Home to close to 60 per cent of the world’s population, Asia is the largest and by far the most populous continent. It is also extremely diverse, physically and culturally. Asian countries and regions have their own distinctive histories, cultural traditions, religious beliefs and political systems, and they have often pursued different routes to development. Asian populations also present a striking array of demographic characteristics and stages of demographic transition.
The Routledge Handbook of Asian Demography (Routledge 2018), edited by CEPAR Associate Investigator Zhongwei Zhao and Adrian Hayes of the ANU School of Demography, is the first of its kind to provide a comprehensive study of population change across the whole of Asia.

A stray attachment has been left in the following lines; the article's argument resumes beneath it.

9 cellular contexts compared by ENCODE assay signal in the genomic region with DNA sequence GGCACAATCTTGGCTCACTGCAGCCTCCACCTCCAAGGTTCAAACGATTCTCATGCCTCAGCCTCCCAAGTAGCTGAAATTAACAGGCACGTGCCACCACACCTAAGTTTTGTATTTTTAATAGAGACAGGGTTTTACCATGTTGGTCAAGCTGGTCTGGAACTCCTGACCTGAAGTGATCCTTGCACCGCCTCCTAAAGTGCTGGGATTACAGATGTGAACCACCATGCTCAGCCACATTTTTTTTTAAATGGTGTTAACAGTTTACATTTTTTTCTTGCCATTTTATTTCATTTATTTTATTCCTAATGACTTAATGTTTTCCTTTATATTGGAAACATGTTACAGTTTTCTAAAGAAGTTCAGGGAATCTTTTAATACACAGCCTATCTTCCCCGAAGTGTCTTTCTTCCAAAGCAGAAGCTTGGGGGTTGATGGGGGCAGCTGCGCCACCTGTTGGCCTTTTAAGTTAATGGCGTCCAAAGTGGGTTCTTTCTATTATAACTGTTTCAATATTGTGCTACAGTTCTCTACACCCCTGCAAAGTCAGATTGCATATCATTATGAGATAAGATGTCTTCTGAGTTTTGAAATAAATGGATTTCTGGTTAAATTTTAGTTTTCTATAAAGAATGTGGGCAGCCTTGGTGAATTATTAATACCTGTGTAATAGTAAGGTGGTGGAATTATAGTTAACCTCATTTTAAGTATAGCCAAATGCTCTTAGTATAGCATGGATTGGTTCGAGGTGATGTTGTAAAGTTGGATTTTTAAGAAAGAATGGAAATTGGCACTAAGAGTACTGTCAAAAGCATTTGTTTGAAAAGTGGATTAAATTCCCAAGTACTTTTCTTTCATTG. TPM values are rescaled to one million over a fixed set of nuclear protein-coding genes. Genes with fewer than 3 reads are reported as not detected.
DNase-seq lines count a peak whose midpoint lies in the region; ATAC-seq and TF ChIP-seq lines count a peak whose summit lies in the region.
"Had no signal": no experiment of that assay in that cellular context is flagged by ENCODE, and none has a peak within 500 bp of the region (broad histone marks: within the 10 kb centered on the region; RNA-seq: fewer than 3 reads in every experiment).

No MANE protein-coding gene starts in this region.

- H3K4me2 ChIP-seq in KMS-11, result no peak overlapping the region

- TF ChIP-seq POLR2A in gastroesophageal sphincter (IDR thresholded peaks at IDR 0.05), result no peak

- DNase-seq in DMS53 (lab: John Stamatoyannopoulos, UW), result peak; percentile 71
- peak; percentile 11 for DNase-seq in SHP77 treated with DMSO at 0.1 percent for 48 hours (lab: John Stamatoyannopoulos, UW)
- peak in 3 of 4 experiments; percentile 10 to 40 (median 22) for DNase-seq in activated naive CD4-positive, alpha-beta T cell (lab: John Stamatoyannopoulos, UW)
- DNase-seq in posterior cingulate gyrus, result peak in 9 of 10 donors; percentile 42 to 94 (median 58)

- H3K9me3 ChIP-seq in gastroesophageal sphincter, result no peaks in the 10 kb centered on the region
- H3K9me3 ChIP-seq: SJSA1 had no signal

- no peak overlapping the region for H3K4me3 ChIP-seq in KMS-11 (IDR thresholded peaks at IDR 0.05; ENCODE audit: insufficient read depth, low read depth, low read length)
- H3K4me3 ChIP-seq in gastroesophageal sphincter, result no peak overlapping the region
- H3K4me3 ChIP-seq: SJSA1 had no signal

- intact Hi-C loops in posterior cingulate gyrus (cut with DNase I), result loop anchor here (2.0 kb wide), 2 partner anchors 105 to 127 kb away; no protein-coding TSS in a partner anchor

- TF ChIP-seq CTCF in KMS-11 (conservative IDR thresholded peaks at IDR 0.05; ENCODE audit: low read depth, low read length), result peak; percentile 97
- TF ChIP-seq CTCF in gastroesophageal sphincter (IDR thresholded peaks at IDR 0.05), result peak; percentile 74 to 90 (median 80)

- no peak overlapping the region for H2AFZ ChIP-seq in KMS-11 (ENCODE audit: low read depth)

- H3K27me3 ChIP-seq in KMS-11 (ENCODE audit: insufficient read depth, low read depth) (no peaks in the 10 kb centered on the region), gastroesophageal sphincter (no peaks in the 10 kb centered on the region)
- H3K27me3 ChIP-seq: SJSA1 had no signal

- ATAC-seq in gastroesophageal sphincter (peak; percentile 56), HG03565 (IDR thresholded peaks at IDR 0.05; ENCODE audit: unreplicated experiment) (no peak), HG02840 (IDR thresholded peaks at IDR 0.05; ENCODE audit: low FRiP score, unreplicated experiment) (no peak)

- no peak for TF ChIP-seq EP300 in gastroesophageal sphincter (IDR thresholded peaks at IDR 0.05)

Comprising 28 chapters by more than 40 international experts, including CEPAR researchers Peter McDonald, Meimanat Hosseini-Chavoshi, Heather Booth and Zhongwei Zhao, the handbook examines demographic transitions on the continent, their considerable variations, their causes and consequences, and their relationships with a wide range of social, economic, political and cultural processes.
Major topics covered include: the development of population research institutions in Asia; reproductive health and maternal mortality; the process of population ageing and its challenges.
The handbook provides an authoritative and comprehensive reference for researchers, policymakers, academics, students and anyone who is interested in population change in Asia and the world.